Isaiah 61 may be the central vision of the entire Bible.  It is the one picked up by Jesus in his inaugural sermon as recorded in Luke 4:16-21.  I acknowledge the rich and varied history of the ideal of a Messiah, the various threads and interpretations in that tradition.  We’re talking here about Messiah (earthly king and hoped for savior), but today let’s take it as an expression of hope for society in which peace and justice reign.  As it reads in Isaiah 61:1-3:  The spirit of the Lord God is upon me, because the Lord has anointed me; he has sent me to bring good news to the oppressed, to bind up the brokenhearted, to proclaim liberty to the captives, and release to the prisoners; to proclaim the year of the Lord’s favor, and the day of vengeance of our God; to comfort all who mourn; to provide for those who mourn in Zion---to give them a garland instead of ashes, the oil of gladness instead of mourning, the mantle of praise instead of a faint spirit.  They will be called oaks of righteousness, the planting of the Lord, to display his glory.”  Notice the “oil of gladness instead of mourning.”  Do I hear a hint of laughter?

 

Psalm 126 expresses a similar hope---a hope of restoration in which “we were like those who dream.  Then our mouth was filled with laughter, and our tongues with shouts of joy . . . May those who sow in tears reap with shouts of joy.  Those who go out weeping, bearing the seed for sowing, shall come home with shouts of joy, carrying their sheaves."

 

The reading from Luke gives us Mary’s song upon her visit with her cousin Elizabeth.  Both are with child---Mary with Jesus and Elizabeth with John, the baptizer.  Elizabeth has just said, “ . . . as soon as I heard the sound of your greeting, the child in my womb leaped for joy,” when Mary bursts into song.  Her vision is that her son will fulfill the ancient dream.  Her joyous singing is rooted in “the Mighty One.”  “He has scattered the proud in the thoughts of their hearts.  He has brought down the powerful from their thrones, and lifted up the lowly; he has filled the hungry with good things, and sent the rich away empty.”

 

The joke is on those who think they have power and proceed to use it oppressively.  Cue:  Laughter.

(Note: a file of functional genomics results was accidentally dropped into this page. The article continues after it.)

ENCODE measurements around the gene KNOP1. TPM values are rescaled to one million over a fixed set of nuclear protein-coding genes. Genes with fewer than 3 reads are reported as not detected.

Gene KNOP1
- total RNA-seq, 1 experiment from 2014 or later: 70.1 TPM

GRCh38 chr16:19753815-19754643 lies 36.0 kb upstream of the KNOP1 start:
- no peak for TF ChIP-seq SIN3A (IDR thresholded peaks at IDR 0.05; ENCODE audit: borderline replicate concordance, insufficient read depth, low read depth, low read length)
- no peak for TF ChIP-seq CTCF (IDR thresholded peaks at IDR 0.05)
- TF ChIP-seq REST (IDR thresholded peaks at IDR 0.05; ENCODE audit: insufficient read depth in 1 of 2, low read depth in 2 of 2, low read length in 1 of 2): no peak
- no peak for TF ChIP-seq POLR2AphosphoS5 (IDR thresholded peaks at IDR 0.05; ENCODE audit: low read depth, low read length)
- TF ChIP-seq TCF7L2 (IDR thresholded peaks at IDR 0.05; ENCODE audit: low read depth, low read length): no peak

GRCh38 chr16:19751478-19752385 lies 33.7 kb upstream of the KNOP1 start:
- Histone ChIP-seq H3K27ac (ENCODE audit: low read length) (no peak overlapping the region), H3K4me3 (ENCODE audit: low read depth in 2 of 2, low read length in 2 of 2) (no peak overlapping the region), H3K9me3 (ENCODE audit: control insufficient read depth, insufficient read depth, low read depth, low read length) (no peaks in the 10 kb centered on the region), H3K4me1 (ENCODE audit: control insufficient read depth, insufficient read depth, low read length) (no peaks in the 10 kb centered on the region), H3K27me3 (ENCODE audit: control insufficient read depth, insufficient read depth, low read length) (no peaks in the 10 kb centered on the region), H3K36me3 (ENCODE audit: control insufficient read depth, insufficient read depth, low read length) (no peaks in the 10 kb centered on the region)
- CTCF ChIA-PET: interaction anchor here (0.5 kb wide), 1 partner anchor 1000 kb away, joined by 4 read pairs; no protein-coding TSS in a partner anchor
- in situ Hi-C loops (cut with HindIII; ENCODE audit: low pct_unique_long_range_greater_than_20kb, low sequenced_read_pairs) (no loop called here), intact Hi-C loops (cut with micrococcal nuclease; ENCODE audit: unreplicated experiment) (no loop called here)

In I Thessalonians 5:16 we are told, “Rejoice always.”  It’s a favorite theme of Paul’s.  As severe as some of our images of Paul are, I can imagine a laughing Paul alongside a laughing Jesus.  In Philippians 4:4, he writes, “Rejoice in the Lord always; again I will say, Rejoice.”  The rest of the reading from I Thessalonians lists some attitudes which might prevail in an ideal world, another way of expressing, and perhaps achieving, a vision.  “Pray without ceasing, give thanks in all circumstances . . . test everything; hold fast to what is good; abstain from every form of evil.” (I Thessalonians 5:17-18, 21-22)  Doesn’t exactly seem like a life full of laughter, yet there again are the opening words, “Rejoice, always.”  Always.

 

The other Gospel reading brings us back to rough old John, the baptizer.  Pastor Rick did a great job, last Sunday, of giving us a flavor of this character who would have made most of us uncomfortable.  Mostly it’s a story of one who is pointing ahead to someone greater.  There’s stuff about identity and baptism (John 1:19-22, 25-27), but John is simply “a voice of one crying out in the wilderness, ‘Make straight the way of the Lord.’”  (vs. 23)  With these words, John ties in again to the vision of Isaiah.

 

John is a voice of hope in the wilderness, a glimmer of light coming over the horizon.  Just on the edge of our hearing do we hear an echo of laughter from somewhere in the skies?  Is it too sacrilegious to call it a giggle, maybe even the cooing chuckle of a baby?  I hope not---and therefore I hope!

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Kairos-Milwaukie UCC Blog

Reflections on the Revised Common Lectionary by Rev. Rick Skidmore and Rev. Jim Ogden.